Assistant Professor of Media, Culture, and Communication at NYU, linguistic and semiotic anthropologist with research focusing on formations of media and material culture, political and commodity aesthetics in China and Taiwan
From the 1990s on, the internet increasingly put communications that had formerly been oral or handwritten into print text, a medium that had been considered formal or institutional. Since that time people all over the world have developed informal print languages think of the many varieties of internet spelling and punctuation.
But in those early days, the Comic Sans font evoked the friendly informality of handwriting for a transitional period when typing was still a formalizing process. So, for example, one of the most typical 1990s uses of comic sans was the suburban family holiday letter typed on the "wordprocessor", printed on the dot matrix printer, and sent by snail mail the font apologizing for the letter's formularity by invoking the idea of handwriting. As the practice of handwriting has faded from memory, we've developed strategies for signalling informality through other features of text (spelling, punctuation, paragraph arrangement). Handwritten fonts have fallen out of use because handwriting is no longer a cultural symbol of intimacy.
You can have the haters out there, it's fine. Not everybody loves Justin Bieber.
— Vincent Connaré
the inventor of Comic Sans
The Guardian, 2014
artist, owner of OKFOCUS creative agency
Comic Sans is a goto font to complain about – and the act of complaining supposedly establishes an understanding of "good design." But this is total bullshit. Design is not about superficial understandings of aesthetic, often rooted in transient trends and notions of "taste." To be good at design you must be able to see past that, understand that the forms of the world are never neither good nor bad, they are all just tools. Like elements of the periodic table. Calling ComicSans a bad font is like calling bismuth a shitty element. ComicSans is a wonderful font with a broad appeal and display of use. Anyone who shits on it is lowclass and doesn't understand the ebb and flow of culture/taste.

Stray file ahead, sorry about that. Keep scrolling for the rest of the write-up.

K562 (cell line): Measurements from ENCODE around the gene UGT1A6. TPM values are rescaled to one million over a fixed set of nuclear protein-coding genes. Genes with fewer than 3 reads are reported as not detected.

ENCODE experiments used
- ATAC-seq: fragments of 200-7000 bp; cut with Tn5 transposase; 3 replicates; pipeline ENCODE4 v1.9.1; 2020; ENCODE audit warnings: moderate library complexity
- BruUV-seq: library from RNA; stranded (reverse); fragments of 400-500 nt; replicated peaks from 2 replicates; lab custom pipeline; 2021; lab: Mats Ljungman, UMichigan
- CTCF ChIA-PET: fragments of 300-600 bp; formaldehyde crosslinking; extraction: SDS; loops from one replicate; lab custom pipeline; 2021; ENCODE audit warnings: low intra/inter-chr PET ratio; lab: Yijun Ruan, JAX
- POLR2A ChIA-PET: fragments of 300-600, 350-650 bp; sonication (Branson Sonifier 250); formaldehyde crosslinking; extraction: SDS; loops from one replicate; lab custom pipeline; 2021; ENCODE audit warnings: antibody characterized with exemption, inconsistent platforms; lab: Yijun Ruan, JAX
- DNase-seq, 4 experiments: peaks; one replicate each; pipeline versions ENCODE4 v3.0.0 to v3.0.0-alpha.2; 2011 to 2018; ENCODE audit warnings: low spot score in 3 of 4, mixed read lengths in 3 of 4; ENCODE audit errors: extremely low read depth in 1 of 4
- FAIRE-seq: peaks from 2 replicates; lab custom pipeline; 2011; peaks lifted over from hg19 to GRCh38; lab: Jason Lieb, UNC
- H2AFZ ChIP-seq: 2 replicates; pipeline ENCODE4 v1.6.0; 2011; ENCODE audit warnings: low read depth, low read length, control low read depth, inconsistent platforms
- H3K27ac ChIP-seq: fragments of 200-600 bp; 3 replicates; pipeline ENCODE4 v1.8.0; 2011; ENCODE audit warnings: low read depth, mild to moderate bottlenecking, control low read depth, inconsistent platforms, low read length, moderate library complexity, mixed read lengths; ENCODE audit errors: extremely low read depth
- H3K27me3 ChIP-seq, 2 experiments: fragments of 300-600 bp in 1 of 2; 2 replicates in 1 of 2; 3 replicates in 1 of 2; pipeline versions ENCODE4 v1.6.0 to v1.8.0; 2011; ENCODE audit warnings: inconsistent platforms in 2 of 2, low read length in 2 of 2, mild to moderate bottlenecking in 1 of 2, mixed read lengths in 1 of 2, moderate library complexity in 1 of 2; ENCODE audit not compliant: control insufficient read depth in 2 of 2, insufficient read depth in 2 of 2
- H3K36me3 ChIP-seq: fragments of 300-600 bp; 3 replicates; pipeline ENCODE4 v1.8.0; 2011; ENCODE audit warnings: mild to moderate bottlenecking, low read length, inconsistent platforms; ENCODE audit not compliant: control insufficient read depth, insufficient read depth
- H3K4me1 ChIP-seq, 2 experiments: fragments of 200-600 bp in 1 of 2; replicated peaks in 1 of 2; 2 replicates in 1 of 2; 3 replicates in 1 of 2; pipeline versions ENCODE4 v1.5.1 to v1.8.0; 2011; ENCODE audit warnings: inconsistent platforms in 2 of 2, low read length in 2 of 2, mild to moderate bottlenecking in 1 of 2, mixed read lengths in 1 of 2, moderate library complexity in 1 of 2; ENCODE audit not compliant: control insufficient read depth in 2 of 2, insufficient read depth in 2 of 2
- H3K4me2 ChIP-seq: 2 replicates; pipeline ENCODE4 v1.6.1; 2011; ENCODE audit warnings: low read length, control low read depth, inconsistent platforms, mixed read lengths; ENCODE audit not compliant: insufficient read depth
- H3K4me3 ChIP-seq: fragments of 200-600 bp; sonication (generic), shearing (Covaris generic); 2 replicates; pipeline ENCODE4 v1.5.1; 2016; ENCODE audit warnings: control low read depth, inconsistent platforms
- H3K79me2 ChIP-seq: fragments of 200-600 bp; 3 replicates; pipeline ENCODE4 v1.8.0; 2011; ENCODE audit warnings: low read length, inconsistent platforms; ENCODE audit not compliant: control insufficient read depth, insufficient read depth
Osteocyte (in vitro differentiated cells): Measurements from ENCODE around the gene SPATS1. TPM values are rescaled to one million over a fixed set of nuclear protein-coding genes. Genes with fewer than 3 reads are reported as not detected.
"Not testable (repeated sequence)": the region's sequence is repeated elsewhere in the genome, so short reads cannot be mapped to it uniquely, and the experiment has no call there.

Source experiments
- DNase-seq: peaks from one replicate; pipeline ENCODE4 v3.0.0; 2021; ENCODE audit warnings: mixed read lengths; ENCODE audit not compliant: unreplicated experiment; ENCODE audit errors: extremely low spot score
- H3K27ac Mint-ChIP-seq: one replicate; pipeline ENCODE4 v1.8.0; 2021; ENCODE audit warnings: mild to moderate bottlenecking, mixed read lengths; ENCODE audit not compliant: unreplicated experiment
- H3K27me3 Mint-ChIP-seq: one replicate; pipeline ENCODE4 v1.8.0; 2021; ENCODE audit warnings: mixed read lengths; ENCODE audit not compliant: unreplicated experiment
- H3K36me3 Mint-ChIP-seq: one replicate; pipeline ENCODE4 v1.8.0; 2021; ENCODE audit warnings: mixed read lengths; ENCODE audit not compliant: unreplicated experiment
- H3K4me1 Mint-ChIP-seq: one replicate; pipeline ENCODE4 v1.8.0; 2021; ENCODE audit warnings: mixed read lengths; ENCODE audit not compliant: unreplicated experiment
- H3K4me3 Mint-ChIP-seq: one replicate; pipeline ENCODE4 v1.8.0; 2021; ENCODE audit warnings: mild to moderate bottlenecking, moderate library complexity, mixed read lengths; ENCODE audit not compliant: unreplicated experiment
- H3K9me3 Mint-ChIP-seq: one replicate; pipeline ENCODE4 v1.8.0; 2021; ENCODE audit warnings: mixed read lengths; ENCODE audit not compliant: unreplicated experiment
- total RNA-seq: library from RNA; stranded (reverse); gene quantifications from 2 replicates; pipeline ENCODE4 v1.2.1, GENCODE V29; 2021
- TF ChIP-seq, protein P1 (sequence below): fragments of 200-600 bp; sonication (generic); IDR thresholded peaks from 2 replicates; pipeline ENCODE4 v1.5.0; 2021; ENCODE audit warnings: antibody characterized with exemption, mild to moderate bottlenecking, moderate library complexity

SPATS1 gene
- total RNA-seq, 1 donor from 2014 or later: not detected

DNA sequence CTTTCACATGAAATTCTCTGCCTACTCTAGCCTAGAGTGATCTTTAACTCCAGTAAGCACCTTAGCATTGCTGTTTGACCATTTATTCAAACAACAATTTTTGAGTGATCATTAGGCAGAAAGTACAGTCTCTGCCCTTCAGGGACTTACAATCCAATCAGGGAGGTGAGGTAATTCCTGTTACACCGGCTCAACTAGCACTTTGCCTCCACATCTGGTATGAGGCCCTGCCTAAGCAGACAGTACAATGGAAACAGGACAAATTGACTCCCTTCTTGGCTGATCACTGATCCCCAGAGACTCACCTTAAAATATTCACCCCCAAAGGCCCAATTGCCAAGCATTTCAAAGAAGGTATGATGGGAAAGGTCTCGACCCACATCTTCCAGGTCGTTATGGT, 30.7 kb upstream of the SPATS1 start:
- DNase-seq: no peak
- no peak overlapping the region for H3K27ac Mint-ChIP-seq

— The order of service used during Swedish royal wedding was printed in Comic Sans.
Sean J Patrick Carney
Artist, writer, director at Social Malpractice Publishing
Hard to say anything better than Mike Lacher did five years ago for McSweeney's. But basically, hating Comic Sans is a way for people who produce nothing interesting culturally to safely slam on something that they are aware is largely perceived "tacky" or "low" in terms of design culture. It's a lazy and pseudo-elitist stance to take on something that's a terribly simple target. One might even argue that shitting on Comic Sans is classist in that awareness of its "lameness" is the result of privileged access to larger bodies of typefaces or social circles of peers who have the privilege of enough leisure time to actually care about, and make fun of, what a layperson uses when attempting to be creative.
— "Listen up. I know the shit you’ve been saying behind my back. You think I’m stupid. You think I’m immature. You think I’m a malformed, pathetic excuse for a font. Well think again, nerdhole, because I’m Comic Sans, and I’m the best thing to happen to typography since Johannes fucking Gutenberg."
ILLUSTRATION: Nikita Treptsov